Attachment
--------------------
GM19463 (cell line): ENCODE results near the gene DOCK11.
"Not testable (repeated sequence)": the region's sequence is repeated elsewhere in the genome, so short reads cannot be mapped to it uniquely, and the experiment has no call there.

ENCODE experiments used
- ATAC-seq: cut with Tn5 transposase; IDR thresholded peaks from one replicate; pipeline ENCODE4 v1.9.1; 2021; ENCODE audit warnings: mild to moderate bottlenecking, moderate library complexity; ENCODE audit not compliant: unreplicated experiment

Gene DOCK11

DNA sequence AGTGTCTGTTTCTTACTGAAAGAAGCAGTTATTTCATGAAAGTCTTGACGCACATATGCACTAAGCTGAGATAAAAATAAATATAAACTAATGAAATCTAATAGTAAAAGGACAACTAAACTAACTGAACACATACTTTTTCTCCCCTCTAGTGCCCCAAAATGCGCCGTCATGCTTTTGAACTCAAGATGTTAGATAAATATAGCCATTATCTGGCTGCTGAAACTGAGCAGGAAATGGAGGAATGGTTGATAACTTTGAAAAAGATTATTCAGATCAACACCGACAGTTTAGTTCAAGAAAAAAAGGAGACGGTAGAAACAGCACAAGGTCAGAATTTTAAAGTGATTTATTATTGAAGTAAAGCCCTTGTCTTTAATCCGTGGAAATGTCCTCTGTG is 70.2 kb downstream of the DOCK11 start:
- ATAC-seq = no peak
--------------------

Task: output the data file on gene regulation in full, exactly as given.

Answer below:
GM19463 (cell line): ENCODE results near the gene DOCK11.
"Not testable (repeated sequence)": the region's sequence is repeated elsewhere in the genome, so short reads cannot be mapped to it uniquely, and the experiment has no call there.

ENCODE experiments used
- ATAC-seq: cut with Tn5 transposase; IDR thresholded peaks from one replicate; pipeline ENCODE4 v1.9.1; 2021; ENCODE audit warnings: mild to moderate bottlenecking, moderate library complexity; ENCODE audit not compliant: unreplicated experiment

Gene DOCK11

DNA sequence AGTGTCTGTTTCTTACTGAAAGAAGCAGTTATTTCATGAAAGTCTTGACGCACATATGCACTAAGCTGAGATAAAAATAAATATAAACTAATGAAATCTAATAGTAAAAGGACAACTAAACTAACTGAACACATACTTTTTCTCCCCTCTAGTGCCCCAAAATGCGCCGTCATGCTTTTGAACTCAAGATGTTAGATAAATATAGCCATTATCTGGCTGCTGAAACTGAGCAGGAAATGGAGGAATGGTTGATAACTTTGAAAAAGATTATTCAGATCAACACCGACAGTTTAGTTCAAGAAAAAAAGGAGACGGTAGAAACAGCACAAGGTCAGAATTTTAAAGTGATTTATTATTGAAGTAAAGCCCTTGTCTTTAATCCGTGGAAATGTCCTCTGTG is 70.2 kb downstream of the DOCK11 start:
- ATAC-seq = no peak